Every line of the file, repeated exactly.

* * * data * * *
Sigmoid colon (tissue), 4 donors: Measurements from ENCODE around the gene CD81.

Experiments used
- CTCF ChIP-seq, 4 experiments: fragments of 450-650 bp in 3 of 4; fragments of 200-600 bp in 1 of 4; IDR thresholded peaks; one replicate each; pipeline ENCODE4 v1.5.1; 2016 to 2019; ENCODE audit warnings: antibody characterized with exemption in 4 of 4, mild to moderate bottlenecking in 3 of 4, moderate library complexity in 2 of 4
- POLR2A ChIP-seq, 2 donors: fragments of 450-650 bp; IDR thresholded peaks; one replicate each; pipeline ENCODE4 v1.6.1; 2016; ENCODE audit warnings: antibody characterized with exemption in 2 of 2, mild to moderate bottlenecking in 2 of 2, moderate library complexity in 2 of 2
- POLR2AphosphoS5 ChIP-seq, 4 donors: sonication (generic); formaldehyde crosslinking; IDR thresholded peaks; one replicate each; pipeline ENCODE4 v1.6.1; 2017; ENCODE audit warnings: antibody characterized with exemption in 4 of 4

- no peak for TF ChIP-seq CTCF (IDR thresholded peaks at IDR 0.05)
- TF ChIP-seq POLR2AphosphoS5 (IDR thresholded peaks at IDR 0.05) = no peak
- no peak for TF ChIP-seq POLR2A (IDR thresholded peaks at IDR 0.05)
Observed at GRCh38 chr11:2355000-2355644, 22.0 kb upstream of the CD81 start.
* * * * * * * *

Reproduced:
Sigmoid colon (tissue), 4 donors: Measurements from ENCODE around the gene CD81.

Experiments used
- CTCF ChIP-seq, 4 experiments: fragments of 450-650 bp in 3 of 4; fragments of 200-600 bp in 1 of 4; IDR thresholded peaks; one replicate each; pipeline ENCODE4 v1.5.1; 2016 to 2019; ENCODE audit warnings: antibody characterized with exemption in 4 of 4, mild to moderate bottlenecking in 3 of 4, moderate library complexity in 2 of 4
- POLR2A ChIP-seq, 2 donors: fragments of 450-650 bp; IDR thresholded peaks; one replicate each; pipeline ENCODE4 v1.6.1; 2016; ENCODE audit warnings: antibody characterized with exemption in 2 of 2, mild to moderate bottlenecking in 2 of 2, moderate library complexity in 2 of 2
- POLR2AphosphoS5 ChIP-seq, 4 donors: sonication (generic); formaldehyde crosslinking; IDR thresholded peaks; one replicate each; pipeline ENCODE4 v1.6.1; 2017; ENCODE audit warnings: antibody characterized with exemption in 4 of 4

- no peak for TF ChIP-seq CTCF (IDR thresholded peaks at IDR 0.05)
- TF ChIP-seq POLR2AphosphoS5 (IDR thresholded peaks at IDR 0.05) = no peak
- no peak for TF ChIP-seq POLR2A (IDR thresholded peaks at IDR 0.05)
Observed at GRCh38 chr11:2355000-2355644, 22.0 kb upstream of the CD81 start.